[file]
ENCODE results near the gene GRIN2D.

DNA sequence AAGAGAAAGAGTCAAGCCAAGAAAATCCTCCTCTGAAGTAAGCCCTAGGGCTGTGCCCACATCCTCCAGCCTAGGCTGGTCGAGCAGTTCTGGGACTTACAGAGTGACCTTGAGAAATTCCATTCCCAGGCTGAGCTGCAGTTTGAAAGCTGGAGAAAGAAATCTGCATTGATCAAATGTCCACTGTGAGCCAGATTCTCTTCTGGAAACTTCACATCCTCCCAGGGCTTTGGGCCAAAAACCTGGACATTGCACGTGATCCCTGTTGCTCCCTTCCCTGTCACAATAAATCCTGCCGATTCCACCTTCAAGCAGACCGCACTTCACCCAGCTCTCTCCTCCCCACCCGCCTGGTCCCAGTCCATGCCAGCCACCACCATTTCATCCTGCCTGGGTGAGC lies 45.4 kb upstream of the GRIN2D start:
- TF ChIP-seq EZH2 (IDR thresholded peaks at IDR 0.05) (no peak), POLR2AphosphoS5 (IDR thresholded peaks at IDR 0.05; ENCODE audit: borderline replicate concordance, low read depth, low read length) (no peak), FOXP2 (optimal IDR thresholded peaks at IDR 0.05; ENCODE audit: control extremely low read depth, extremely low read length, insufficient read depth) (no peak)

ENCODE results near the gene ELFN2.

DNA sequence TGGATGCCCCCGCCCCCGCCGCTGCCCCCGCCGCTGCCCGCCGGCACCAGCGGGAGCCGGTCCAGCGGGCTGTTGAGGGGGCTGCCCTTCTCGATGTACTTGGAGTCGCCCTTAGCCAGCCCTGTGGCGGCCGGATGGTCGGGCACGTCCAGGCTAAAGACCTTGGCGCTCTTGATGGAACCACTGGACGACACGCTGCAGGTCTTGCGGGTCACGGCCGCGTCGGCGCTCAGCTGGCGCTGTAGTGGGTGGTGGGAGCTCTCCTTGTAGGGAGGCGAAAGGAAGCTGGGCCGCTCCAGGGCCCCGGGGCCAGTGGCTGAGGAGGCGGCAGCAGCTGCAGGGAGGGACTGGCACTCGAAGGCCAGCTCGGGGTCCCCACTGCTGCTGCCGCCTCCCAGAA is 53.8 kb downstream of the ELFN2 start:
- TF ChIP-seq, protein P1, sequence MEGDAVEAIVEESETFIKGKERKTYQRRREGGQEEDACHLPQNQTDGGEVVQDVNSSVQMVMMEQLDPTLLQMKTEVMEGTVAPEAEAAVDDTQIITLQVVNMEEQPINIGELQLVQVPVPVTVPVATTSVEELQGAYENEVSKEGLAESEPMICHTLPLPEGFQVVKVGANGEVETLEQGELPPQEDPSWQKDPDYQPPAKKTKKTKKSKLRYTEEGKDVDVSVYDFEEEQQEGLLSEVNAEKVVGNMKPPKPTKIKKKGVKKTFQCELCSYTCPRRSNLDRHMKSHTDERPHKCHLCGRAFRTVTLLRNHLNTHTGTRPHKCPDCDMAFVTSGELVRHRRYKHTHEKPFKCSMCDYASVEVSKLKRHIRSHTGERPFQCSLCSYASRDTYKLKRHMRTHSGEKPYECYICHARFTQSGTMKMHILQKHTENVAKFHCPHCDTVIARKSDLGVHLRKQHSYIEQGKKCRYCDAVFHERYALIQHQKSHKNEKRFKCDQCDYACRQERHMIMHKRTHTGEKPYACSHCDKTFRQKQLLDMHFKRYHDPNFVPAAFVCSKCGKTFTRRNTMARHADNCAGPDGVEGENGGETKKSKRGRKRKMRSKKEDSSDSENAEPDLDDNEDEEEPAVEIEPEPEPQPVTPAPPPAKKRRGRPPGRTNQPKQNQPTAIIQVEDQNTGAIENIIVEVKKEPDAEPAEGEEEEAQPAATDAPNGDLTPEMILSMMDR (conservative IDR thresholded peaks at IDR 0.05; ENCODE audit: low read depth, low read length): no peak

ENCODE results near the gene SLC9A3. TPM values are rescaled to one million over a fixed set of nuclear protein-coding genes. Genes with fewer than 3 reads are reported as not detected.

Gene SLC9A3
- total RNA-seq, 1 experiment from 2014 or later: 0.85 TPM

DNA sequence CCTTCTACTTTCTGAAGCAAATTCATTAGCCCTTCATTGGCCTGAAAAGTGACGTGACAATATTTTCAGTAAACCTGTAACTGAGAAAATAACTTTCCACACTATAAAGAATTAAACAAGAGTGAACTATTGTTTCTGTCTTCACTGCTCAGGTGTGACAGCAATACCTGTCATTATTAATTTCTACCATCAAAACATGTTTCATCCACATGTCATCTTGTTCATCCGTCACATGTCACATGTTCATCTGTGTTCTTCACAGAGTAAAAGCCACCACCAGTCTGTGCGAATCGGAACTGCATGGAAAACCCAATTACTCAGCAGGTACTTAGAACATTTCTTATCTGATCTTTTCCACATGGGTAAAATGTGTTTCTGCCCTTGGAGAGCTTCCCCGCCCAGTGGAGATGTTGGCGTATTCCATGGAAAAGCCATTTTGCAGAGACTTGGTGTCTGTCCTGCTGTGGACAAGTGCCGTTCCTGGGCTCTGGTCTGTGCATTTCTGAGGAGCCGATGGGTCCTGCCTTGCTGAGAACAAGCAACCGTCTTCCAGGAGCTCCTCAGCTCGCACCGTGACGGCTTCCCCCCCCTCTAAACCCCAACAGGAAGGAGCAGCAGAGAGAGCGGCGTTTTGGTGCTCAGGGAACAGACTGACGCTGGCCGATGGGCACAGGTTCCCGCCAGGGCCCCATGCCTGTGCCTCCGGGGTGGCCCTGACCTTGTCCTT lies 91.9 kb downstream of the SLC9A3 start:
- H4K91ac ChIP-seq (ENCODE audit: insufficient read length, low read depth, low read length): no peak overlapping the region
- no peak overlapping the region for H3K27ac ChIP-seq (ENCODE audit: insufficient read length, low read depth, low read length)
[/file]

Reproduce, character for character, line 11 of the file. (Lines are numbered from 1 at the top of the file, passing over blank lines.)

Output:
- H4K91ac ChIP-seq (ENCODE audit: insufficient read length, low read depth, low read length): no peak overlapping the region